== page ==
P3G: Player-Programmed Partner Games for Low-Resource Learners
Player-Programmed Partner Games (P3G) for Low-Resource Learners is an Innovations in Development project that seeks to increase access to informal STEM education in out-of-school time (OST) settings, while simultaneously bringing the human-robotics interaction paradigms of robotics education up to date. It addresses gaps in existing robotics STEM education programs through Design-Based Research (DBR) into a video game-based OST learning experience that teaches coding and computational thinking in a natural co-robotics context.
P3Gs utilize a novel hybrid interactivity approach in which players both control an on-screen avatar in real time, but also program one or more computational agents to actively assist in accomplishing in-game objectives. This strategy allows designers to leverage benefits of games-based instruction such as the ability to act in unfamiliar roles (role-taking), lowered psychological costs of failure, and natural scaffolding through progression. As use of the game is situated within OST spaces, an additional layer of social interaction design utilizes the affordances of out-of-school learning spaces in low-resource neighborhoods to promote long-term re-engagement by learners.
A number of variations (e.g. different themes) and extensions (e.g. adding digital badges) are planned in addition to continuous iteration on the core P3G design. Data collection methods include automated in-game telemetry and archiving of student source code, in-game surveys, qualitative observation, co-design with students and providers, and focus groups.
A small subsample of participants are given pre-post computational thinking knowledge tests. Research products include documentation of design features that are effective in low-resource OST contexts at producing increases in learner engagement, competency beliefs, and proficiency in coding, computational thinking skills around algorithms, and career interest in STEM fields.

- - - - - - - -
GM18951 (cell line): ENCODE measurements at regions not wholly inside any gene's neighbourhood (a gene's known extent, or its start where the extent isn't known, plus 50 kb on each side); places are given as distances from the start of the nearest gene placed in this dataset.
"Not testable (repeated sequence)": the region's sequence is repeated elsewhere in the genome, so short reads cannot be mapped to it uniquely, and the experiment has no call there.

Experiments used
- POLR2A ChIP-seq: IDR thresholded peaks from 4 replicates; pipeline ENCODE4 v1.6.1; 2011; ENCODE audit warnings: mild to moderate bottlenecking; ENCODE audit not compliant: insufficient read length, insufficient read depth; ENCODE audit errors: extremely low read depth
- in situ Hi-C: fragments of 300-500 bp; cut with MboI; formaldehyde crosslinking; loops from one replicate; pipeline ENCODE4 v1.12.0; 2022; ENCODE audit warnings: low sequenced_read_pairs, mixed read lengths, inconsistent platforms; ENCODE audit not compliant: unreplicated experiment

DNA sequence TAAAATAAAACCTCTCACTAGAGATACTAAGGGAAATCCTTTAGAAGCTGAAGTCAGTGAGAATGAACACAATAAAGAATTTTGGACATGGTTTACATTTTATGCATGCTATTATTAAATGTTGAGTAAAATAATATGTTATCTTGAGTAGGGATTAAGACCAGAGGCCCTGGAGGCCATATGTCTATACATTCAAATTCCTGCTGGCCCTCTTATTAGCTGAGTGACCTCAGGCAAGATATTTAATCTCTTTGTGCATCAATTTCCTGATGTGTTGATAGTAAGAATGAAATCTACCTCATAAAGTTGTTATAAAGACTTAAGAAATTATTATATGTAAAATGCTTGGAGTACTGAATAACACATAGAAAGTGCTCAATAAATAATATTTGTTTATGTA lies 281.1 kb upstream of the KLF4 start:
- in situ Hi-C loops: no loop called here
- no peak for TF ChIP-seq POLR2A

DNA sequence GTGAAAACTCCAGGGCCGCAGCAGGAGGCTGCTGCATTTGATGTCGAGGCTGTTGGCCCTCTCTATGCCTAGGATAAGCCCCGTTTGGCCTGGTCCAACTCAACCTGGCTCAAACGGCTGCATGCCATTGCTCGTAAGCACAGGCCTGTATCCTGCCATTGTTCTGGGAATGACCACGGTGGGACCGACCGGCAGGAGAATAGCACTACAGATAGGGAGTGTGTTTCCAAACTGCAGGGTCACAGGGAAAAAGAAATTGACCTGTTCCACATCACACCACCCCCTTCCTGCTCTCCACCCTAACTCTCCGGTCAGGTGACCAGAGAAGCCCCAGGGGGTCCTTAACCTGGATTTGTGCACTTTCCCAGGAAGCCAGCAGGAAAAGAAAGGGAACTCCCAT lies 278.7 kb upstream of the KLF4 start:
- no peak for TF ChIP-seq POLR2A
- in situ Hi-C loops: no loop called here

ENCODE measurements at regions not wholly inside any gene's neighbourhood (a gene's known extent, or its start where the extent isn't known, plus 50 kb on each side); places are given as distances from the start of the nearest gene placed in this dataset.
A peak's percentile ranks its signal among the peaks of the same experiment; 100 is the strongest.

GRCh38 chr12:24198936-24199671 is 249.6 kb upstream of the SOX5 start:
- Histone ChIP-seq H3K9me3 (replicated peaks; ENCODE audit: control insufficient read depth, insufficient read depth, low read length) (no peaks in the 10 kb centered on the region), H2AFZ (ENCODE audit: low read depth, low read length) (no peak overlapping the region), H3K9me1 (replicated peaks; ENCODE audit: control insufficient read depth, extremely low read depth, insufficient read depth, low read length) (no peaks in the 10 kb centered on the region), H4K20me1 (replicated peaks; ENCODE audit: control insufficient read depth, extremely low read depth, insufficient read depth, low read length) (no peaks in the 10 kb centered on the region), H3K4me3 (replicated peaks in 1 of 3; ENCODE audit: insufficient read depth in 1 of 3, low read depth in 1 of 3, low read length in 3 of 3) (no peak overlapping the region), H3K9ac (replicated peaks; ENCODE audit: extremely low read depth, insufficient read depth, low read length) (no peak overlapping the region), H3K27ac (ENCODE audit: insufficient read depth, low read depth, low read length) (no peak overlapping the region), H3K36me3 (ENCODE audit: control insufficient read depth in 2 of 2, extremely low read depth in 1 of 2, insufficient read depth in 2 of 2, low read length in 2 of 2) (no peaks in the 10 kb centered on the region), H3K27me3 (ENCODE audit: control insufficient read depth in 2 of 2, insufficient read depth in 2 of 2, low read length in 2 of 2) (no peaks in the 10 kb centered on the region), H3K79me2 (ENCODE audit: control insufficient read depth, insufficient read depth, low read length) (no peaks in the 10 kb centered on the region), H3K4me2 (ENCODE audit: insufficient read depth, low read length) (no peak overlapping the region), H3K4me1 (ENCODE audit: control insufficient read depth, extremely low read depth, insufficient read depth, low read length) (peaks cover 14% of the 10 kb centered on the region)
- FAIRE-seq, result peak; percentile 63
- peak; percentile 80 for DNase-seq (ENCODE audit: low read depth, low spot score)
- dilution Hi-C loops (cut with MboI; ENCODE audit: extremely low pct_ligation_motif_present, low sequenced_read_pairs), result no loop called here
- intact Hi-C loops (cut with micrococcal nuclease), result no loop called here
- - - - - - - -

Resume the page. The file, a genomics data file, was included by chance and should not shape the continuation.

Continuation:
The end goal is to build both design theory and exemplar products that allow OST learners who cannot afford robot kits and have never thought of themselves as robot programmers to adopt that role, learn and apply the computational thinking skills therein, and perhaps come to see themselves as co-robot developers.
We use design-based research methods to provide ecologically valid answers on central issues of design for low-resource learners in informal education settings. Specifically, how games can be best designed to achieve STEM learning and motivational outcomes for populations with low initial awareness and motivation toward STEM, in out-of-school time spaces where trained adult facilitators and mentors cannot be assumed. Organic and planned variation in the design of the game, combined with analysis of differential learner responses to the intervention by age, sex, race, prior interest, and other factors may also advance our understanding of OST interventions more generally. Further, exploration of the design of games in a novel genre based around real-time cooperative interactions between human players and computational agents they program themselves represents a contribution to the field of games-based learning. Additionally, a planned set of P3G extensions test diverse hypotheses across numerous disciplines.
For example, the Online Asynchronous Social Interactions extension asks whether the situation of P3G participation within broader online social event structures (e.g. online competitions) affects learner engagement, whether effects vary based on competitive vs. celebratory vs. collaborative framings of that broader structure, and whether agency to choose a framing has an independent effect. This work contributes to research on learning motivation. Other extensions test adaptive tasks (intelligent tutoring systems, games-based learning) and digital badges (motivation, microcredentials). Finally, the project employs novel large-scale data collection and formative analytics methods that are of interest to their respective fields.
We anticipate that a successful implementation will give other researchers and commercial developers a basis for developing games within the new P3G genre; as the genre is inherently based on principles of co-robotics and coding, such follow-on activity should also increase exposure to these concepts and opportunities to learn STEM skills in the general population. Additionally, the work is intended to become self-sustaining after the period of grant support. While the game and online event structure will remain free for informal education, successful uptake will attract demand from formal educators who are able to access school funding to purchase classroom-adapted versions (e.g. for intramurals), expanded topic coverage, accompanying formal lessons, professional development, and so on.